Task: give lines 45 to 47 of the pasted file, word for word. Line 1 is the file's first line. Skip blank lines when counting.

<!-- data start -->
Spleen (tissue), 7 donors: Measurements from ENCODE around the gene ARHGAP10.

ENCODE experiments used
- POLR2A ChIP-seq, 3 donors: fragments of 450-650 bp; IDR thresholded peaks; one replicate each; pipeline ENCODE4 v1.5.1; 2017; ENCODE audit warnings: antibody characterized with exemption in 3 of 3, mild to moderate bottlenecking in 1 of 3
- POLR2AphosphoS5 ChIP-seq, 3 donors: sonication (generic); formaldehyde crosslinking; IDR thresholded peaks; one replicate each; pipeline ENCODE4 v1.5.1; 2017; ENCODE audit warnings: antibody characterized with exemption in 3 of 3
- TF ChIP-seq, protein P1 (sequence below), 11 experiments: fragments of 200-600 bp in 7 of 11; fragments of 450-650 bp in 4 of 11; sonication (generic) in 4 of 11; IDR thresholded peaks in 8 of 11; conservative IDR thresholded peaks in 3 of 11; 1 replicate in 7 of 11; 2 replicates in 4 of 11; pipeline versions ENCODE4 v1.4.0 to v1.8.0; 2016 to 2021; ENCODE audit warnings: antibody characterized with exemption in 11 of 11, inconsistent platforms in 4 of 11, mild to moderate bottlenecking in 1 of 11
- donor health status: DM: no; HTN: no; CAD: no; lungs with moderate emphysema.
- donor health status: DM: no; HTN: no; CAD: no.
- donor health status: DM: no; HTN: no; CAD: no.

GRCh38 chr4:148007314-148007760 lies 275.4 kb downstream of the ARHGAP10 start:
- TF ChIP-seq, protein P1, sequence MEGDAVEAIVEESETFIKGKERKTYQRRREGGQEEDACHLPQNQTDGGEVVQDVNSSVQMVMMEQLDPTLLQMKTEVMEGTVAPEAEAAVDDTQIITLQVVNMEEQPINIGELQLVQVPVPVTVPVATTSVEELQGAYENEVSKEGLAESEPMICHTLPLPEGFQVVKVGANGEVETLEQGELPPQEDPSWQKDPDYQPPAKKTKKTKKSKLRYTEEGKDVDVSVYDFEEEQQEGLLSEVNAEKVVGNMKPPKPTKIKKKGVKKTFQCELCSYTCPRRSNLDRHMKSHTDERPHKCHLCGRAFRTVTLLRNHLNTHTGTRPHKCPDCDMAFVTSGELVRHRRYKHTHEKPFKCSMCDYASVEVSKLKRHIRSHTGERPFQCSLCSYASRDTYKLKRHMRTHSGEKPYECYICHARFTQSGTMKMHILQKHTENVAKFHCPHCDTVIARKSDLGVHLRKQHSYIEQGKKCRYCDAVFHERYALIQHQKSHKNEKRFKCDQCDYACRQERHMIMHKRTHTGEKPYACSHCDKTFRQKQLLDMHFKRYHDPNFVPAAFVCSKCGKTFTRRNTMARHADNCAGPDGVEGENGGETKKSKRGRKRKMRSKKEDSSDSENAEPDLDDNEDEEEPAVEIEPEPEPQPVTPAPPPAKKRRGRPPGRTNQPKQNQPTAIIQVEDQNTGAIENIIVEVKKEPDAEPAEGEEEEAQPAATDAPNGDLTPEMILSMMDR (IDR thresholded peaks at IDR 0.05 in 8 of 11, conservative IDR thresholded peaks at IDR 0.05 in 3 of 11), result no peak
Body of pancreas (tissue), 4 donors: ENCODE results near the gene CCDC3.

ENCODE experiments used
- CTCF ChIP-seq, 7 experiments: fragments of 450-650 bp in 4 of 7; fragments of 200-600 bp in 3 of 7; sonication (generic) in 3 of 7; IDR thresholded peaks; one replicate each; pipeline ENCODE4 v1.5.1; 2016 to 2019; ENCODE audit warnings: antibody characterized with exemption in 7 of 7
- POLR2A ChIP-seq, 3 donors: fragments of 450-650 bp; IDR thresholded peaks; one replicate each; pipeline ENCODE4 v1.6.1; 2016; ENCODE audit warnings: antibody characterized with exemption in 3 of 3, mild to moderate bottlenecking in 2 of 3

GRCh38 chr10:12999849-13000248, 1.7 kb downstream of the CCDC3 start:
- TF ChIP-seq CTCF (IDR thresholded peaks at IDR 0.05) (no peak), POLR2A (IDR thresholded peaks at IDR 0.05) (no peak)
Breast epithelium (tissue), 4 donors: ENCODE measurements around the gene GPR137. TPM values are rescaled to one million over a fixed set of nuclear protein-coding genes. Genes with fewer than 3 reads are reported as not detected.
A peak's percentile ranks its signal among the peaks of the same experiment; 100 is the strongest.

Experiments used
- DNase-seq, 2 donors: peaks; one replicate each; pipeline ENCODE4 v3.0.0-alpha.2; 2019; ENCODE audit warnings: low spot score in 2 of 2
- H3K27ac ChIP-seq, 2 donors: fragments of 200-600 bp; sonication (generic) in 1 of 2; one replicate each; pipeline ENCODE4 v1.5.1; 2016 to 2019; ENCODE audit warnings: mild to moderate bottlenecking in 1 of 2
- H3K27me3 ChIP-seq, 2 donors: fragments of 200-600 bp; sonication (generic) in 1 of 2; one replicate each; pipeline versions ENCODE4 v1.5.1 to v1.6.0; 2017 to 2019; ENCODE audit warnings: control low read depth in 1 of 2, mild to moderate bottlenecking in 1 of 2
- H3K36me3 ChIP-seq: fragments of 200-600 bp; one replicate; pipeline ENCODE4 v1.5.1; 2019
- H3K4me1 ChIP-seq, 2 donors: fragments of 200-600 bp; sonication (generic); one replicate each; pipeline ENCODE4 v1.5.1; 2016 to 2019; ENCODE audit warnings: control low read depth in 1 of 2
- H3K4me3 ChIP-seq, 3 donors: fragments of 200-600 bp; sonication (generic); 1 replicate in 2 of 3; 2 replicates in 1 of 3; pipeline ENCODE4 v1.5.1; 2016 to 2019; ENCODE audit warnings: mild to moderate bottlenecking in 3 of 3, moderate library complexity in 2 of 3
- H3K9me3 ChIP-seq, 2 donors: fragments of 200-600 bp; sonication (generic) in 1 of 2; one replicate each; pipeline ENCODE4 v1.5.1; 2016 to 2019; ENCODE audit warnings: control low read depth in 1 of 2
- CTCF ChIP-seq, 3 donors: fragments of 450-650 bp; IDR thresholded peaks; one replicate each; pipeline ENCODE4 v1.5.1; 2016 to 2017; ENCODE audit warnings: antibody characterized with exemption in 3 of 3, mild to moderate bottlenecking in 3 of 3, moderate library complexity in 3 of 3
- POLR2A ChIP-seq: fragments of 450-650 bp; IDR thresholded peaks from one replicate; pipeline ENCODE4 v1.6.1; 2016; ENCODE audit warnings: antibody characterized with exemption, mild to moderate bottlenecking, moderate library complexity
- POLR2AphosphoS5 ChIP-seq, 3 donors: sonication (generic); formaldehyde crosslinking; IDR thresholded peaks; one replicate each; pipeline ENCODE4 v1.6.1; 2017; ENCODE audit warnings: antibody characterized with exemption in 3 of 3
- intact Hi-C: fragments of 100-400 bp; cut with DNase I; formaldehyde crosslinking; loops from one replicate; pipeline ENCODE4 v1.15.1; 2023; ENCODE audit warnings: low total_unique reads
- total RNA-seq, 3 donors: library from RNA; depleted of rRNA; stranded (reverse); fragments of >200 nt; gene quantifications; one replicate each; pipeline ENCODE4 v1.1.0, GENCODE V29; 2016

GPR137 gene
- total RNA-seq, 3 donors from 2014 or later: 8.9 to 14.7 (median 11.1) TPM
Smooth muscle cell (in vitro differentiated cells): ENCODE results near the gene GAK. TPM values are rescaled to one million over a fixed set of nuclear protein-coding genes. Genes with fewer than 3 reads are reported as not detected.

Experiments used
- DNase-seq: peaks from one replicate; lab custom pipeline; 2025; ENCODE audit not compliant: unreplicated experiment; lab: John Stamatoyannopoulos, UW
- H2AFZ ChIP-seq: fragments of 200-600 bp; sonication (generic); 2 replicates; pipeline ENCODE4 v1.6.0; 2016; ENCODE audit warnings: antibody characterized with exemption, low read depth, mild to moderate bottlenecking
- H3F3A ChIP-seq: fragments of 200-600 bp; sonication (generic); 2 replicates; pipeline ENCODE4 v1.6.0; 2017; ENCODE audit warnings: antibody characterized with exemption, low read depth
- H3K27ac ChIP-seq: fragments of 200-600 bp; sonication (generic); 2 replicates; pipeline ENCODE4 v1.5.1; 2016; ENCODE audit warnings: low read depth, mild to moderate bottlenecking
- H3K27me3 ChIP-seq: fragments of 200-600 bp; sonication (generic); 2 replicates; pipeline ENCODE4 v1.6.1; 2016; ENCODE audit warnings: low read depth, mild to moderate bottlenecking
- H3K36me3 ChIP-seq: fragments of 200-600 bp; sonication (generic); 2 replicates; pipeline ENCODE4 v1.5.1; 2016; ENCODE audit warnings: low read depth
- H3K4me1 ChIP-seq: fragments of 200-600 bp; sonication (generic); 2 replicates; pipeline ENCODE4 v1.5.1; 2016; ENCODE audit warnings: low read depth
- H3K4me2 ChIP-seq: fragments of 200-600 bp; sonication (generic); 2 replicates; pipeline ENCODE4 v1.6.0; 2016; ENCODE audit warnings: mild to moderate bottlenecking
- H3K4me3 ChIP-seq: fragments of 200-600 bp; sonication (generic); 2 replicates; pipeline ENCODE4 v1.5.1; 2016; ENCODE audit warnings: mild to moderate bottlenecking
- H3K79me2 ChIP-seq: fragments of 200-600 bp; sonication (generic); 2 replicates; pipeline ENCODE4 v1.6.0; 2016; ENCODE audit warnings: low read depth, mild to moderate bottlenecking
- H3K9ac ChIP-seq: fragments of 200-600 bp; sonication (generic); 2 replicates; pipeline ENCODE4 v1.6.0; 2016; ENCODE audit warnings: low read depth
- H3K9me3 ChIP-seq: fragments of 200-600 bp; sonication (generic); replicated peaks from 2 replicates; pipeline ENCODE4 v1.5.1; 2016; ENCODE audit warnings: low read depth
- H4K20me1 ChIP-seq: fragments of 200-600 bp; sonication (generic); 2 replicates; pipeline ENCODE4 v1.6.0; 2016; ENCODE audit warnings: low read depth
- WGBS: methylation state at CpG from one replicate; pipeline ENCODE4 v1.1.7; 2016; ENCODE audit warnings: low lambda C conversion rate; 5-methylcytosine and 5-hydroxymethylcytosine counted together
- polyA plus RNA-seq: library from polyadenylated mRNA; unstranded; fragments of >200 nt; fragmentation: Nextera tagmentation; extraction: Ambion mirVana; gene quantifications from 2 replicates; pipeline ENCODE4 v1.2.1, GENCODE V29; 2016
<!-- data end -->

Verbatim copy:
- H3K79me2 ChIP-seq: fragments of 200-600 bp; sonication (generic); 2 replicates; pipeline ENCODE4 v1.6.0; 2016; ENCODE audit warnings: low read depth, mild to moderate bottlenecking
- H3K9ac ChIP-seq: fragments of 200-600 bp; sonication (generic); 2 replicates; pipeline ENCODE4 v1.6.0; 2016; ENCODE audit warnings: low read depth
- H3K9me3 ChIP-seq: fragments of 200-600 bp; sonication (generic); replicated peaks from 2 replicates; pipeline ENCODE4 v1.5.1; 2016; ENCODE audit warnings: low read depth